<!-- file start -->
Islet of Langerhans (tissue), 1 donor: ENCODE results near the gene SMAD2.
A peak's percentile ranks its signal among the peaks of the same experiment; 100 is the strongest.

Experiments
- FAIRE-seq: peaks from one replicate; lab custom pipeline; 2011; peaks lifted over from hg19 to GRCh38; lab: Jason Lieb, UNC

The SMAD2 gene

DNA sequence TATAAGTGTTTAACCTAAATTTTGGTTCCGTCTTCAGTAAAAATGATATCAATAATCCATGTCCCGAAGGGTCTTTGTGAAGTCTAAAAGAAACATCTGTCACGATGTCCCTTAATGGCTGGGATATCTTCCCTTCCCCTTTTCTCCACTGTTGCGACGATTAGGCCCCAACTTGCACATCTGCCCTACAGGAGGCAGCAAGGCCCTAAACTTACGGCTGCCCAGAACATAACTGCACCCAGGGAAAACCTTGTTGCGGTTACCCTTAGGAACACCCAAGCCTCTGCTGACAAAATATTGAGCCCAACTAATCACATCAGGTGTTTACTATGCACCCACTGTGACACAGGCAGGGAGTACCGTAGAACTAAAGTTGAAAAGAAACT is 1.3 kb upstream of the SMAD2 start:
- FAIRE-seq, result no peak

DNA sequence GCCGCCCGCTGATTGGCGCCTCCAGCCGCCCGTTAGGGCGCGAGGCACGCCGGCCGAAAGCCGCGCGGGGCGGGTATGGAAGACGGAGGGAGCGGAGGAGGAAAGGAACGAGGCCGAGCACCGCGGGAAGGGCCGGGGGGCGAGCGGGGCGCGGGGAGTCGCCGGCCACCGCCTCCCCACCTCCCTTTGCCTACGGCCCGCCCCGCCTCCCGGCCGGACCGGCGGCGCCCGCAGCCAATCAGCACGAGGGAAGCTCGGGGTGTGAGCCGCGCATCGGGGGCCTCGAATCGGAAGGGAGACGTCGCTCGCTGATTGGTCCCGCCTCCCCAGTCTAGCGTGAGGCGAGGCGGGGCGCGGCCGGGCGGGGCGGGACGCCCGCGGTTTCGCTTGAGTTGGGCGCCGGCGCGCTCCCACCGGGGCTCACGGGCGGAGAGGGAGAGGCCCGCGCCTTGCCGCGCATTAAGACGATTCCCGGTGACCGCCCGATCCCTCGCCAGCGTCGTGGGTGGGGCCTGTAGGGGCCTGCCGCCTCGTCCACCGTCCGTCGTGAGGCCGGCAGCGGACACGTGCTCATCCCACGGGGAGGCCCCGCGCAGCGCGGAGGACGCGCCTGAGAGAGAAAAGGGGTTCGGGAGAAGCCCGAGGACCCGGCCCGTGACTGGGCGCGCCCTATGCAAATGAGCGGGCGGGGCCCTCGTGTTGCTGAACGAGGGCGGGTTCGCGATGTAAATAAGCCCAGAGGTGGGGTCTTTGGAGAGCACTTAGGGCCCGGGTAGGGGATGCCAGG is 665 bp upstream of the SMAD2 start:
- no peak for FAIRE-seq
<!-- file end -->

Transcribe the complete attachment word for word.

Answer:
Islet of Langerhans (tissue), 1 donor: ENCODE results near the gene SMAD2.
A peak's percentile ranks its signal among the peaks of the same experiment; 100 is the strongest.

Experiments
- FAIRE-seq: peaks from one replicate; lab custom pipeline; 2011; peaks lifted over from hg19 to GRCh38; lab: Jason Lieb, UNC

The SMAD2 gene

DNA sequence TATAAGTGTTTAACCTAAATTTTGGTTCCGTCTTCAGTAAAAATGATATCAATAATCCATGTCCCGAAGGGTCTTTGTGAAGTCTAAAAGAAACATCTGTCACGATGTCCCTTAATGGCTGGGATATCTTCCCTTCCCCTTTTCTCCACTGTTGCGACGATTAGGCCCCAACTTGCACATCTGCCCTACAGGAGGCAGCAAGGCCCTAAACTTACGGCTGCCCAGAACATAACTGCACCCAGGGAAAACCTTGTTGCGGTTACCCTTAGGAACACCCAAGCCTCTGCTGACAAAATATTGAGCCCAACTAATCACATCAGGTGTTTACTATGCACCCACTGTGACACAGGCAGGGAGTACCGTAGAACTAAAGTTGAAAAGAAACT is 1.3 kb upstream of the SMAD2 start:
- FAIRE-seq, result no peak

DNA sequence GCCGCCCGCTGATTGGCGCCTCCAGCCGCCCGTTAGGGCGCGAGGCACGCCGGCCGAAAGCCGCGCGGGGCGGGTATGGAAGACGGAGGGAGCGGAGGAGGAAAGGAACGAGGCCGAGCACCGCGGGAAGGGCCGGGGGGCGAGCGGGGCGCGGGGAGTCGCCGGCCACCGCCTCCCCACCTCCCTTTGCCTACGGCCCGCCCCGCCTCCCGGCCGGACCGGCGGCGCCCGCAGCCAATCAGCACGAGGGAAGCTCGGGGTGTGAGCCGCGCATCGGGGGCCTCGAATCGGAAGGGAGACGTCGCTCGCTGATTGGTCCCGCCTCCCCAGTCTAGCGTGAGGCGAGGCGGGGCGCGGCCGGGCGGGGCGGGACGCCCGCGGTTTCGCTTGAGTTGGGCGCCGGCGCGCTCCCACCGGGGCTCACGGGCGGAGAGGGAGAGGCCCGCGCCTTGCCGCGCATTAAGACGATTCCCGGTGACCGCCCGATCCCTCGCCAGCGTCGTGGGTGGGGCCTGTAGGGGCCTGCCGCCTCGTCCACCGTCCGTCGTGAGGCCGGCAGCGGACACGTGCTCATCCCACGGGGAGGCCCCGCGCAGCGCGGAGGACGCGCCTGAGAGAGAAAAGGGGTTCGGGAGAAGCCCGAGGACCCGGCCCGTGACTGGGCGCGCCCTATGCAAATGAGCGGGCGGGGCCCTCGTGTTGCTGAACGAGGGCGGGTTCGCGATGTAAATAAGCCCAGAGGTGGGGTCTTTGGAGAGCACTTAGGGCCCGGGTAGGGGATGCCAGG is 665 bp upstream of the SMAD2 start:
- no peak for FAIRE-seq